ST. PETERSBURG — David L. Mearns has been called many things: explorer, detective, scientist, hunter, coroner.
That's because his work is fascinating — and grim.
Mearns, a 51-year-old father of three, is one of the world's most renowned shipwreck hunters. The U.S.-born explorer and his British company, Blue Water Recoveries Ltd., have found 22 major wrecks.
He holds the world record for the deepest wreck ever found, the German blockade runner SS Rio Grande, located at a depth of 3 1/2 miles. His discoveries range from the famous — HMS Hood, the British battle cruiser lost fighting the German battleship Bismarck — to the emotional, such as his recent Australian World War II finds, the HMAS Sydney and AHS Centaur.
Uncovering the Sydney brought closure to the families of those lost, while discovering the Centaur — a hospital ship sunk by a Japanese submarine — almost led to a row between the two nations.
Mearns returns to St. Petersburg for a 7:30 p.m. Tuesday lecture at the Mahaffey Theater, which is open to the public.
He's an alumnus of the University of South Florida St. Petersburg, where he graduated in 1986 with a master's degree from the College of Marine Science.
How did USF St. Petersburg influence your career?
"I entered as a marine biologist, but after my first year switched to marine geology and I switched advisers to Al Hine (who taught there for 19 years).
"One of the things about Al Hine is that he's a seagoing scientist. With Al, I was able to go to sea very often, and it was the first time I was exposed to the geophysical instruments that would become the tools of my trade.
"It opened my eyes to a whole different world of not just learning about the geomorphology of the oceans and the seabed, but also using these very powerful tools to find lost objects. That was the first sort of spark in my own imagination about what I wanted to do."
What kind of research must you do on land before you can go to sea?
"When you're looking for something that has been lost for 60, 80, 100-plus years, then the information that you use to actually find that object — whether it's a plane, a ship — is based on primary sources, the people who were there.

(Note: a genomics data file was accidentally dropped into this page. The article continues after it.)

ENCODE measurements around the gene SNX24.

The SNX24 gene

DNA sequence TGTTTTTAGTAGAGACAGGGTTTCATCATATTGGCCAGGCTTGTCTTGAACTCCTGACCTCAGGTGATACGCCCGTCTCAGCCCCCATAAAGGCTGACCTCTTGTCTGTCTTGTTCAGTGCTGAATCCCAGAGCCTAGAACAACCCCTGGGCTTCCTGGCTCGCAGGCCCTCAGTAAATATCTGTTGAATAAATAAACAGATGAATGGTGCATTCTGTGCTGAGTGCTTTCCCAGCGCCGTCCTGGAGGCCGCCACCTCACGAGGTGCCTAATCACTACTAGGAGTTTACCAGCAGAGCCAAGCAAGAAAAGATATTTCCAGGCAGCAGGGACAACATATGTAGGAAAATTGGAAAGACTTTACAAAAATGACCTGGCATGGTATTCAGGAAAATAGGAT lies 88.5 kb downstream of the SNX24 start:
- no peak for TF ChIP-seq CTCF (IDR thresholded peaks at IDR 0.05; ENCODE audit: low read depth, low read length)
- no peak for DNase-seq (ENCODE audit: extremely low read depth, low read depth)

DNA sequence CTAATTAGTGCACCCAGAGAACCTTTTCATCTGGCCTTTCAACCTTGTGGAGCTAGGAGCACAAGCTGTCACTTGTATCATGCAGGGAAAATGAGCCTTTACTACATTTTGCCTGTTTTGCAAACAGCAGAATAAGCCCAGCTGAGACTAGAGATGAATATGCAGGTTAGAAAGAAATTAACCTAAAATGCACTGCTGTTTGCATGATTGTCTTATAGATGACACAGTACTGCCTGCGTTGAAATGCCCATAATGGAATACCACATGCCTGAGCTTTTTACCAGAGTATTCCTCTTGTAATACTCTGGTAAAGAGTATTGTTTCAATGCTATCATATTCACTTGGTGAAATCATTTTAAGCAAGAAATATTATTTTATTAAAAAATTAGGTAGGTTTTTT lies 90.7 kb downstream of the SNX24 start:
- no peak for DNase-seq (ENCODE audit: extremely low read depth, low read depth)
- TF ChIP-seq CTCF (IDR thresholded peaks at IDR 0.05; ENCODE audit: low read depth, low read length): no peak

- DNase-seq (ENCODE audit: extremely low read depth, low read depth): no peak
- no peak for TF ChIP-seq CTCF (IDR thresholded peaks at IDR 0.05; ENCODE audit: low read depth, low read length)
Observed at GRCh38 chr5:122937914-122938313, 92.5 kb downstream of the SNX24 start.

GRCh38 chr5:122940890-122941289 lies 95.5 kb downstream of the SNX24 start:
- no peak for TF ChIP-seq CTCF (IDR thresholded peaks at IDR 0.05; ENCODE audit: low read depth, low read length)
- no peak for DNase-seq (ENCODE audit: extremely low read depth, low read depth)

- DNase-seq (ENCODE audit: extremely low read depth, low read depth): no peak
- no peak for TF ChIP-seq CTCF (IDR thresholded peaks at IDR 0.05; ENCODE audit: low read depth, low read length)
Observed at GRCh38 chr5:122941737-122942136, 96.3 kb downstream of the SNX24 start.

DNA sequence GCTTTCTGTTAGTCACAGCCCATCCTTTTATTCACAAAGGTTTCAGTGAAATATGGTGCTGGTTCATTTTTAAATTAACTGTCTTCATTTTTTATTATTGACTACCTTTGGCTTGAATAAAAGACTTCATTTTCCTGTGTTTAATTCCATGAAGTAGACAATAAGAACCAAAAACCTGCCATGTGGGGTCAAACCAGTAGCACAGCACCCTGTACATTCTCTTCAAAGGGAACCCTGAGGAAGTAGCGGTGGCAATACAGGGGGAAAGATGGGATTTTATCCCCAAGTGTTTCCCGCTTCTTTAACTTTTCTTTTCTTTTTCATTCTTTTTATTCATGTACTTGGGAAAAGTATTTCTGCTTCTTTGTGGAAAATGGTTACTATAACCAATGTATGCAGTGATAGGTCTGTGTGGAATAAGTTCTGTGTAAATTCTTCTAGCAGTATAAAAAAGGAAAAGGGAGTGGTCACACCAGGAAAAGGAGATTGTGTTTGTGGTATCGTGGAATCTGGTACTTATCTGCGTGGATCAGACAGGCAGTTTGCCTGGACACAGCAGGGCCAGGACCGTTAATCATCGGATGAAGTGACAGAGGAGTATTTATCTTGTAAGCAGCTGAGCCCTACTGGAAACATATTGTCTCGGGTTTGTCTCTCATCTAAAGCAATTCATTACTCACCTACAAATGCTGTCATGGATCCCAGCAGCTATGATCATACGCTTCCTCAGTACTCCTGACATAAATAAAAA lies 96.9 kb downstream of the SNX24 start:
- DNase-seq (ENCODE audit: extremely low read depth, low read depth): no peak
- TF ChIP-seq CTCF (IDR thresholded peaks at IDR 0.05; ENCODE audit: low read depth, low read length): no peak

"Eyewitnesses are participants in the actual loss. You want to find their reports, testimonials, anything they spoke or wrote. Because what's certain is that with time, information degrades. People forget. Their memories and their minds change."
Why is discovering shipwrecks, even those lost decades ago, still such an emotional experience for people?
"When ships have been lost at sea, where there has been a loss of life, relatives on land are left wondering: What happened? If they don't have a good explanation for what happened or why their loves ones were lost, they can't accept it. They can never rest.
"When there's a life lost at sea, there isn't a body to be buried, there isn't a ship for people to see. … It's very, very hard for people to accept that. And for years they continue to wonder: Were they taken as prisoner of war? Were they cast adrift? Their hope never dies. It's amazing, because that hope doesn't last for just one month or one year. It can last for decades because they've never had that closure.
"That's one of the reasons why it's very, very important to find some of these wartime losses, to give people that comfort, to let them know exactly where their loved ones lie."
What's next on the horizon for you?
"Right now we have partners of ours involved in the search for the Air France Airbus plane that crashed in the Atlantic Ocean. (Air France Flight 447 went down in 2009.)
"In terms of future projects … I've worked an awful lot to develop and raise funding to find (Antarctic explorer) Ernest Shackleton's vessel Endurance, which sank in 1915 at a depth of 3,000 meters. Hopefully, before I hang up my explorer's boots, it's something that I have a chance to find.
"It'll take a great deal of money, $10 million to $20 million, to even consider doing it. It'll be the greatest shipwreck search challenge ever conducted and I don't think there's anything to top it. It's not the depth. It's not the cold. It's not the remote location in Antarctica, although all those things are not trivial to surmount. It is the ice.
"The problem is that you have to deal with the same ice floes that crushed Endurance."